The Big Death

“Do you think the French are right?”

She took another sip of her French Roast and slumped back in the metal chair, sunlight glinting off the corner of her aviators.

“About what,” I asked?

“About the little death.”

I couldn’t see her wink but I knew it flirted behind those ray-shielded Ray-Bans. She licked her lips and leaned across the wrough-iron table, careful not to spill her coffee.

“I guess I’m just curious to know if la grande mort is as pleasurable as la petite mort.”

Statue-still she sat, satisfied in her stillness and the shock she’d delivered, which must have registered all over my face.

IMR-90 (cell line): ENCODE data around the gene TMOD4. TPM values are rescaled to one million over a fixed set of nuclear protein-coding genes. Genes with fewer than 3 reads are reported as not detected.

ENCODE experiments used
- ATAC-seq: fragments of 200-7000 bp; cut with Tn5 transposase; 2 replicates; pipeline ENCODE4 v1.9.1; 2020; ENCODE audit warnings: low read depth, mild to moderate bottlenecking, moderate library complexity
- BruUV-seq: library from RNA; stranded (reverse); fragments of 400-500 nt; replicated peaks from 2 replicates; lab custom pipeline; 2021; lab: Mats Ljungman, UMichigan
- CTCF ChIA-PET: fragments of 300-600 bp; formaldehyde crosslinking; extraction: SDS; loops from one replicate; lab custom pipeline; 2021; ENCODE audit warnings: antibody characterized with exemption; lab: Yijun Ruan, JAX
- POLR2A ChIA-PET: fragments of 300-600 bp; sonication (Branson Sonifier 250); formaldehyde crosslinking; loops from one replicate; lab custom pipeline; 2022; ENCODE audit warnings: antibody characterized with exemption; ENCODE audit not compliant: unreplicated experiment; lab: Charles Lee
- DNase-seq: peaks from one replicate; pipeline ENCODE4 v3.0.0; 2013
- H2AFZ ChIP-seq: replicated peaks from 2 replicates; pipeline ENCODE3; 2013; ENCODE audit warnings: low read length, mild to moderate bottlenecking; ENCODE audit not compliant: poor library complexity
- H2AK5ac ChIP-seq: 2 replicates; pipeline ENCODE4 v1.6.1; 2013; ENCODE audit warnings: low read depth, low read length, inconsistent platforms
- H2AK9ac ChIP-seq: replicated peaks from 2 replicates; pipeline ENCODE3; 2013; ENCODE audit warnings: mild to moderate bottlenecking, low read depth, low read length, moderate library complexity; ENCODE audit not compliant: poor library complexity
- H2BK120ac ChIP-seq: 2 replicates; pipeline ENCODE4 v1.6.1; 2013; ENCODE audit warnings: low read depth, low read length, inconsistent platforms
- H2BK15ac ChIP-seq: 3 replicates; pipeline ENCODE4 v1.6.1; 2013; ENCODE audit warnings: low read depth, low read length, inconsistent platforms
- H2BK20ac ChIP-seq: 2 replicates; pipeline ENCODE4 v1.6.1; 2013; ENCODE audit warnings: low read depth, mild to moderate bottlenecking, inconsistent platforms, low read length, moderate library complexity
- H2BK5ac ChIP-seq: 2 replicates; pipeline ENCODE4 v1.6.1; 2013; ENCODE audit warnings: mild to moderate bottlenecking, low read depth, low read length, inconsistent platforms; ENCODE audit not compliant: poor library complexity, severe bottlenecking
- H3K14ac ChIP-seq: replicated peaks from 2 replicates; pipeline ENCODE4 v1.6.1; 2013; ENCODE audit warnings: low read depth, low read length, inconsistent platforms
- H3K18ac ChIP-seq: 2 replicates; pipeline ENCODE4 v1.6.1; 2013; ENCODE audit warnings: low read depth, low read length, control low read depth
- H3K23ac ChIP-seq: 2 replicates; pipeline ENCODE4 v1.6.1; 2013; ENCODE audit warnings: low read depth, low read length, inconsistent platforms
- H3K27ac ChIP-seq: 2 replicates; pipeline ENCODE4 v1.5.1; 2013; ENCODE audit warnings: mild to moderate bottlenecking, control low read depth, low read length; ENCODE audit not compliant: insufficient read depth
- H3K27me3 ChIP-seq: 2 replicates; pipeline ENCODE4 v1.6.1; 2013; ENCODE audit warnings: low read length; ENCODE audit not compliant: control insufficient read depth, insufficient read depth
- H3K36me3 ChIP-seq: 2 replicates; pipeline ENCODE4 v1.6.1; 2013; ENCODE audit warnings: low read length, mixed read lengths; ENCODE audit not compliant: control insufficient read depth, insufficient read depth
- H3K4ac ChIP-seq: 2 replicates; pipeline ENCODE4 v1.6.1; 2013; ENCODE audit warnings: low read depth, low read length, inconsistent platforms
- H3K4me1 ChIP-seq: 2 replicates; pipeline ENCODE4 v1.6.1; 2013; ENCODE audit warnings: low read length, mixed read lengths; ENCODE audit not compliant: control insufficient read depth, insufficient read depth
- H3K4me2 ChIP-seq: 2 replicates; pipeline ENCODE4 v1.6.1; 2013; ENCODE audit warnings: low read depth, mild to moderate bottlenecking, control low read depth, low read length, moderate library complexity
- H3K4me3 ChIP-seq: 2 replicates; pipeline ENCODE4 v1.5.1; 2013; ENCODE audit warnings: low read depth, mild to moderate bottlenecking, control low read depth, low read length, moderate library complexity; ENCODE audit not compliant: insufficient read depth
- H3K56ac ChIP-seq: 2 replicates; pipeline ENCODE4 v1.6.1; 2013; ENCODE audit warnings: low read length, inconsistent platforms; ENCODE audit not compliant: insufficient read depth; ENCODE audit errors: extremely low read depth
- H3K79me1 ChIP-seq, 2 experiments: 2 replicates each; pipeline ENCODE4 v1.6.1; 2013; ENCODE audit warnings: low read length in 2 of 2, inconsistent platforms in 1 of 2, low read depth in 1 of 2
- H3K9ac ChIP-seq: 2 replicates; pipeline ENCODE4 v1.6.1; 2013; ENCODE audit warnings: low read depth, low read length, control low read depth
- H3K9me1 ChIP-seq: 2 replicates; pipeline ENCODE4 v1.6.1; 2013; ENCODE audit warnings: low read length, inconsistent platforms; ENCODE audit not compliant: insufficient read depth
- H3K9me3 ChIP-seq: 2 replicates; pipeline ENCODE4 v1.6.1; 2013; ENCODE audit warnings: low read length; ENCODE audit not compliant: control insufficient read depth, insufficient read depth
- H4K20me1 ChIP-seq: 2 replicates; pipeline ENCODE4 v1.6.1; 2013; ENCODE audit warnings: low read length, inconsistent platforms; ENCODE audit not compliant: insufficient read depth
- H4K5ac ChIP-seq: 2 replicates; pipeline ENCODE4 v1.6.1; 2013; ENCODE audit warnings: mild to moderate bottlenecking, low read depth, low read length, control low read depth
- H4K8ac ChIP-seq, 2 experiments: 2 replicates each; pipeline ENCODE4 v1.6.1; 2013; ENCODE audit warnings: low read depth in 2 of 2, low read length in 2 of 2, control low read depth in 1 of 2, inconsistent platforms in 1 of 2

“I don’t mean to suggest that I’m contemplating suicide or the like, but it has” – and here she paused to let me appreciate the anticipation – “aroused my suspicion that I might enjoy dying.”

“And,” I asked?

“And I’d like to maybe have another cup.”

The glasses came off, her cup raised and lowered.

I smiled, giving myself away again.

“It would be grand to explore la petite mort with you,” I said.

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